Article

Janet Vaillant

Senegalese poet, philosopher, politician, and first president of Senegal (1960–1980), was born in Joal, a small coastal town south of Dakar in what was then the French West African Federation, now Senegal. His father came from the Serer people and was successful in the peanut export trade. His mother, one of several wives, came from a small country village, where Senghor spent his early childhood. His father sent him away for education when he was seven, and at eight he entered a Catholic mission boarding school. A pious and academically gifted child, he excelled in his studies, gaining support from the missionaries to continue his education in Dakar. He also acquired a deep Catholic faith, from which came his conviction that peaceful solutions exist for the most difficult of problems and from which he drew sustenance throughout his life. In 1928 he went to Paris to continue his education ...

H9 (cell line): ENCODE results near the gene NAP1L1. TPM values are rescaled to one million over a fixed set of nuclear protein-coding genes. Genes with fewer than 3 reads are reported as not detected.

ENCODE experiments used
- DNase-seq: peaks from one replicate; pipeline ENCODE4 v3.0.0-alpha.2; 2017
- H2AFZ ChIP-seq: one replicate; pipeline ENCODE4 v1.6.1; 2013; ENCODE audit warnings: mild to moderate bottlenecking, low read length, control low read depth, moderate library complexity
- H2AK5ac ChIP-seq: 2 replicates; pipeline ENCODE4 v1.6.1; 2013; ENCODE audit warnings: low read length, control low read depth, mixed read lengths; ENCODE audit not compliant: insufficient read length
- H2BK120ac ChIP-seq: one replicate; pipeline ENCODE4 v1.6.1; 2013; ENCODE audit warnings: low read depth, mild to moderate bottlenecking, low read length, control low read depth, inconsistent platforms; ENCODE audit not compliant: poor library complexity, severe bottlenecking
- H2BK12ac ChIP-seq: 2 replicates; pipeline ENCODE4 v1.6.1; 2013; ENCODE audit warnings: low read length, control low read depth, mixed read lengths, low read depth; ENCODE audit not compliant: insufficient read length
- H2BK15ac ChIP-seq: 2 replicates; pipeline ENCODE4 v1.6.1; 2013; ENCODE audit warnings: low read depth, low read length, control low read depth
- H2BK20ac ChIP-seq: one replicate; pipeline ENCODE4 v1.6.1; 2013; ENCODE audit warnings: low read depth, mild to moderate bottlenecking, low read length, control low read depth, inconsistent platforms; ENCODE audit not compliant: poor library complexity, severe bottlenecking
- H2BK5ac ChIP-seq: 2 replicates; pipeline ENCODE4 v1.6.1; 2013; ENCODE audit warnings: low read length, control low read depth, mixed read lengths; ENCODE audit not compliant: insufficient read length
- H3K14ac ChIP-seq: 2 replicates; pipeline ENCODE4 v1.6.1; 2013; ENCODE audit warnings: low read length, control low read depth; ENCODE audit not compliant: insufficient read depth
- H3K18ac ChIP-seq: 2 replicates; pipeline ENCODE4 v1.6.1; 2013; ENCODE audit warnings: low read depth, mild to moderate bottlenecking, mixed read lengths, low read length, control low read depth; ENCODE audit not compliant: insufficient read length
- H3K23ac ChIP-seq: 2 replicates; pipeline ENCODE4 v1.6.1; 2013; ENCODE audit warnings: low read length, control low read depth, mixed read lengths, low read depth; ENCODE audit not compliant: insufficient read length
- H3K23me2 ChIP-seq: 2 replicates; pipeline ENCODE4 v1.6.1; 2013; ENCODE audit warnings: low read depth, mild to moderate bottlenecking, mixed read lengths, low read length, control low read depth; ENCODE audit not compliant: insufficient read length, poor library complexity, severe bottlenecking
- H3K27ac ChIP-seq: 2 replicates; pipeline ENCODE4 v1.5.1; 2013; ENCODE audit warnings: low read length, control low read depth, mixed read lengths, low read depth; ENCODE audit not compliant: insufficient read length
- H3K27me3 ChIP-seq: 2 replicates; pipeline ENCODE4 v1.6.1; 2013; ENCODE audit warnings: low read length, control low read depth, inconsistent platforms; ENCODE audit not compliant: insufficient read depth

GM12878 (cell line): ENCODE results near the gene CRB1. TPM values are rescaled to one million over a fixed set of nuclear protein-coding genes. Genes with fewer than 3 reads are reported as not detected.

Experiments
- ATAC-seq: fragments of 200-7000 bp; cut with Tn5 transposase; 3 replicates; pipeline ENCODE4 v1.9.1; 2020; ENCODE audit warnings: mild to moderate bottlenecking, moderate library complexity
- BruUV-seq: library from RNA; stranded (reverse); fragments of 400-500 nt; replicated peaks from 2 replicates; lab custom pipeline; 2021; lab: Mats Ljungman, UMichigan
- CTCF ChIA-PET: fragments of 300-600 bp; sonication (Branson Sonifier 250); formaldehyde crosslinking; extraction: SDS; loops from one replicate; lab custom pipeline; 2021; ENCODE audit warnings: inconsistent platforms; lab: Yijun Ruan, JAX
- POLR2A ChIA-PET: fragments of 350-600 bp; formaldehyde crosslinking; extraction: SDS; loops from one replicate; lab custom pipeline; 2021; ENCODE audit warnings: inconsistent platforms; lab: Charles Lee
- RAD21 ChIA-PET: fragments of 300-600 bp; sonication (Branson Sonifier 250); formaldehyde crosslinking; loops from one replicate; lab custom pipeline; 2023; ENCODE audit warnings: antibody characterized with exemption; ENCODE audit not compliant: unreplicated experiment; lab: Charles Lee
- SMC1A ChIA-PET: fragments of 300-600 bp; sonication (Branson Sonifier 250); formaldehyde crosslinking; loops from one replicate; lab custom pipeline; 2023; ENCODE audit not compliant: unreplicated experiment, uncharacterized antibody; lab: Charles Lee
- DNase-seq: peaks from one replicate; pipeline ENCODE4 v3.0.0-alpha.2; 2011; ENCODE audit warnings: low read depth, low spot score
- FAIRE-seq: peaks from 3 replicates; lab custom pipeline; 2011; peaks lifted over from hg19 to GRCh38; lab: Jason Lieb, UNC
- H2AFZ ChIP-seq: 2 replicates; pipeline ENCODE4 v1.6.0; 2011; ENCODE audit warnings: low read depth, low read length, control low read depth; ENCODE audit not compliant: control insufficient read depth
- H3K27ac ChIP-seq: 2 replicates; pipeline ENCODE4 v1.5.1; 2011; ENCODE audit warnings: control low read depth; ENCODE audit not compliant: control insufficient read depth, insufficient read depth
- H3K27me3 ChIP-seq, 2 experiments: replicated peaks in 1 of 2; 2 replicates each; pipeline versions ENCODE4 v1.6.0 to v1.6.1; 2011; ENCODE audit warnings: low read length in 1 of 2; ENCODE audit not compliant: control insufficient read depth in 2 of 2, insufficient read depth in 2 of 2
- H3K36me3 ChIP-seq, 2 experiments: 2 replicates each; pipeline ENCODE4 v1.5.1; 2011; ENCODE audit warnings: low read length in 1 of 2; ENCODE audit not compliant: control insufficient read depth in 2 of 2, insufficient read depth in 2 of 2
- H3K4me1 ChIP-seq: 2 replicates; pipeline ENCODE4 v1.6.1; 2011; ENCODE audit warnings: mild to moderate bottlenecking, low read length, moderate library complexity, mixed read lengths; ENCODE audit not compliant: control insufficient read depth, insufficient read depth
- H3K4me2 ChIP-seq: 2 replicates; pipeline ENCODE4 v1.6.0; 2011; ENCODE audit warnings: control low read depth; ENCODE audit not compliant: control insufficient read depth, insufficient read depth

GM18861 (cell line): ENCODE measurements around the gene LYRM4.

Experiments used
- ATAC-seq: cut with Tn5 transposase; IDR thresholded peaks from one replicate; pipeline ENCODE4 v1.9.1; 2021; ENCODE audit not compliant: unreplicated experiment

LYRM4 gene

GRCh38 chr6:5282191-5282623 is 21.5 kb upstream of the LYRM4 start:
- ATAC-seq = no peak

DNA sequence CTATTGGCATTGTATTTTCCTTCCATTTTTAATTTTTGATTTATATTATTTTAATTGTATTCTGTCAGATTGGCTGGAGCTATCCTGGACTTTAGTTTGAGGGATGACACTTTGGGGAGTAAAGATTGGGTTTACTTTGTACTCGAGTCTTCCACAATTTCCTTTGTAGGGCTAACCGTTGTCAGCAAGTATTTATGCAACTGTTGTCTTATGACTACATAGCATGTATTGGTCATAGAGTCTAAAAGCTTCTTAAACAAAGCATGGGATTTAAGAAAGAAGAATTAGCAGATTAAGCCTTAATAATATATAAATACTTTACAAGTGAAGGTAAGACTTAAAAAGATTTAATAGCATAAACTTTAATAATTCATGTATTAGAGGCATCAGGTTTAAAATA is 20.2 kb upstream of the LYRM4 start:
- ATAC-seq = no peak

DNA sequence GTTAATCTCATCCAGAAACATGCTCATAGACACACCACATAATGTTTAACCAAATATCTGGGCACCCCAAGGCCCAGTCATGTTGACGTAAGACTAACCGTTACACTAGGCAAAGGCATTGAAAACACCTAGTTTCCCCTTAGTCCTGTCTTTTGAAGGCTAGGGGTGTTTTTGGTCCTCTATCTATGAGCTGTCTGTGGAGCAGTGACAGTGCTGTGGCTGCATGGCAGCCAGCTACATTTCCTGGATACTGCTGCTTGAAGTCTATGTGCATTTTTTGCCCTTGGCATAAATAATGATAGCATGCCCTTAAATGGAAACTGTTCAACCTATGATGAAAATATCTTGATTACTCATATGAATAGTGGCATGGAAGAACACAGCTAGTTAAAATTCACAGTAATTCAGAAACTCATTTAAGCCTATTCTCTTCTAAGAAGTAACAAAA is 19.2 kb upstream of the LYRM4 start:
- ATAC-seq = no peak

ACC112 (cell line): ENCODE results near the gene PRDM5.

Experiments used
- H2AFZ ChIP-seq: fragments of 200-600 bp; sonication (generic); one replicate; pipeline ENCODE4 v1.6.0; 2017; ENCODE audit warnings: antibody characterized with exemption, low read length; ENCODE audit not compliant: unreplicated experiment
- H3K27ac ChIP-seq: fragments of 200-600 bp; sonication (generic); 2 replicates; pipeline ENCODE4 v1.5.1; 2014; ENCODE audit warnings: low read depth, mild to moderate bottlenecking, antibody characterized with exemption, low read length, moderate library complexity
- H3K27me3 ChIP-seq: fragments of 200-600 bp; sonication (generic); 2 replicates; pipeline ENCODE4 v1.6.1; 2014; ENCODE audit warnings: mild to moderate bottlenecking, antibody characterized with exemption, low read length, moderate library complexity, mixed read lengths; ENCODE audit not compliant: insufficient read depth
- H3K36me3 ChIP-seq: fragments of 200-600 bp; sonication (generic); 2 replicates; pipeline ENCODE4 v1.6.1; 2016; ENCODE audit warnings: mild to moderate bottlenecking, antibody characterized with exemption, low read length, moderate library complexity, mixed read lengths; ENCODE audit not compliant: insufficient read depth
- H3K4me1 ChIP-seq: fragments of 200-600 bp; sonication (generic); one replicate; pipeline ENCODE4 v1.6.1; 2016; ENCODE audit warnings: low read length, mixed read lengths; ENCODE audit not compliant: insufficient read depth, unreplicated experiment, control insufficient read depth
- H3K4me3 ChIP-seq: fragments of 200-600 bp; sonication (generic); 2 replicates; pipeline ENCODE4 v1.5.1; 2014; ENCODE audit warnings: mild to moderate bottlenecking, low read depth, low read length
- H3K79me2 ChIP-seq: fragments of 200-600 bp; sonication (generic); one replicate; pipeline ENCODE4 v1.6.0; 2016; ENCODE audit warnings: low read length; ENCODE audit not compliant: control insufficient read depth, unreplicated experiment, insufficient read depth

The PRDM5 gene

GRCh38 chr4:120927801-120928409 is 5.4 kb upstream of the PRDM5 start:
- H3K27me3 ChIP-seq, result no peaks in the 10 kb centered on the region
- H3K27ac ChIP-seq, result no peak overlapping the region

Article

David P. Johnson

Demonstrating a rare combination of intellectual, artistic, and political skill, Léopold Sédar Senghor towered over modern Senegal, unlike any other figure in that country’s history. Senghor’s quest to find an artistic and political synthesis between African and European ways of life inspired his lifelong record of creative achievement. Although as a youth he immersed himself in French culture, his ultimate inability to become “a black-skinned Frenchman” led him to cultivate his “Africanness.” He helped to define two of the key political and intellectual movements of twentieth-century Africa: African Socialism and Négritude.